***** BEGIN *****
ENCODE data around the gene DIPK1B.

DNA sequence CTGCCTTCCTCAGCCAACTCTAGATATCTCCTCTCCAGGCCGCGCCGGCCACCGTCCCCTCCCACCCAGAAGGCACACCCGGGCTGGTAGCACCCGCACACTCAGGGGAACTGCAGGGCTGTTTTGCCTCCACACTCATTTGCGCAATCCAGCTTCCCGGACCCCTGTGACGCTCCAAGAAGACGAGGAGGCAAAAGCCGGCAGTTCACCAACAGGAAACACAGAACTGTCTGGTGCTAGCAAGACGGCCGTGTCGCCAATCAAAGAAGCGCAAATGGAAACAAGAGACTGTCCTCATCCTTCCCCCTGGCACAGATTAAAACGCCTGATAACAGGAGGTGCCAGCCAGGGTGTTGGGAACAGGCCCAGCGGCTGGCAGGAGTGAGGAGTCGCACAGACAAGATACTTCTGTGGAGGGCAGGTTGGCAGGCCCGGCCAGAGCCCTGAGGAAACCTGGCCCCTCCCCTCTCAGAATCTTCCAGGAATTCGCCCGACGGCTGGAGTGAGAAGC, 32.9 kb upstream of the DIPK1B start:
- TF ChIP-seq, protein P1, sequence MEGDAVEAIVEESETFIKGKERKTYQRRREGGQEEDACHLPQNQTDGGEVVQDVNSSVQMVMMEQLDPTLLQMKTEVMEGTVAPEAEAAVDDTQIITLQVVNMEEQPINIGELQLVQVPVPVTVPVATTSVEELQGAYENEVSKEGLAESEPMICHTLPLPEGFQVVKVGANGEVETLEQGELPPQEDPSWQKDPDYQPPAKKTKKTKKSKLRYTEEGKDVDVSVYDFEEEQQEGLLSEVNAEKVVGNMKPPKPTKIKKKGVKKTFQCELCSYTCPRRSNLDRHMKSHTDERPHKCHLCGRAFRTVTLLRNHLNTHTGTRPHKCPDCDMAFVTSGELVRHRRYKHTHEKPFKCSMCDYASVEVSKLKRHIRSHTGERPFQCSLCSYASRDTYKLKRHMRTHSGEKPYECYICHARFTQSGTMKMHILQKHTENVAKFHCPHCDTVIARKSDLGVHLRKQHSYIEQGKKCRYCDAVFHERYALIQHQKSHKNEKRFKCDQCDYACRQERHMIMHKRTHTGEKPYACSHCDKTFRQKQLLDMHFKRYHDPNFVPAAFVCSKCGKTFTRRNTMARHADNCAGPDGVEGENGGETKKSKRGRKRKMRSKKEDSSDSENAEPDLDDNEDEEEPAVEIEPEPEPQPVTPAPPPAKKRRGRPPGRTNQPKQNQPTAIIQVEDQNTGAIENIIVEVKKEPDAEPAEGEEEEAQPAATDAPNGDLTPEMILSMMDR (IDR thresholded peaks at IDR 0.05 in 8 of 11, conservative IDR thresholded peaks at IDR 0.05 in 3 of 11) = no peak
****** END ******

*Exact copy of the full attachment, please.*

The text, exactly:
ENCODE data around the gene DIPK1B.

DNA sequence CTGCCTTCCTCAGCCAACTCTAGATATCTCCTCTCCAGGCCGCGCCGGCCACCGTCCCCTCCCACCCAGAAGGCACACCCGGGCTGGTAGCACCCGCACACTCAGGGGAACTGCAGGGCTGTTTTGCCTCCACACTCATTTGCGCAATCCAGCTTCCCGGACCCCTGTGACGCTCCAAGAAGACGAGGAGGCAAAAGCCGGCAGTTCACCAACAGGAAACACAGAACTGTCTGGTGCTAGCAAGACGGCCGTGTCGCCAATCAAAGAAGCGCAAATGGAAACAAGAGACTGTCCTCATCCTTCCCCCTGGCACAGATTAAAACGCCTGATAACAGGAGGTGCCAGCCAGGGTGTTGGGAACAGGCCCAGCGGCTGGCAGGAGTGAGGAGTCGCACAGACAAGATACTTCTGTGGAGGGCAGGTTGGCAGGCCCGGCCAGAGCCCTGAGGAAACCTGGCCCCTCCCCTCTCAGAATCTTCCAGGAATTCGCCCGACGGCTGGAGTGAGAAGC, 32.9 kb upstream of the DIPK1B start:
- TF ChIP-seq, protein P1, sequence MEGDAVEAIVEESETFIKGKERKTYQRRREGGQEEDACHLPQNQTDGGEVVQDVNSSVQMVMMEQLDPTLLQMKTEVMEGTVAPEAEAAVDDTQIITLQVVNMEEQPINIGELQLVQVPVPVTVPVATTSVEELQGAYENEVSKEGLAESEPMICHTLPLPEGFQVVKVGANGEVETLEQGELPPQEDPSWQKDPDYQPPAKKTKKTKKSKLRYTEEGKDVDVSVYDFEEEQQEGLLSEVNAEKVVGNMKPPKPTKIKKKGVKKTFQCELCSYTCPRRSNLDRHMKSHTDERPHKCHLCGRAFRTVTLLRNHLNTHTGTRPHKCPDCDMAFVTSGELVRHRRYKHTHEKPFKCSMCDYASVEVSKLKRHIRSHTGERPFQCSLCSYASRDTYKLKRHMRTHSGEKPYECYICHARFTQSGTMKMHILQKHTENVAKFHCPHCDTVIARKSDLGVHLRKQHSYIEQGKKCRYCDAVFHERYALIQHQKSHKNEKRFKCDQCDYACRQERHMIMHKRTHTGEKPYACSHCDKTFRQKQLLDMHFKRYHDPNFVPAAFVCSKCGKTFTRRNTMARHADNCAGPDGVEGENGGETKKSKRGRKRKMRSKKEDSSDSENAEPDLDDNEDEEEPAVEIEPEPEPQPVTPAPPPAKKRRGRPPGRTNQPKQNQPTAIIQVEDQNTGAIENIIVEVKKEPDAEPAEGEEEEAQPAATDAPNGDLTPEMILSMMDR (IDR thresholded peaks at IDR 0.05 in 8 of 11, conservative IDR thresholded peaks at IDR 0.05 in 3 of 11) = no peak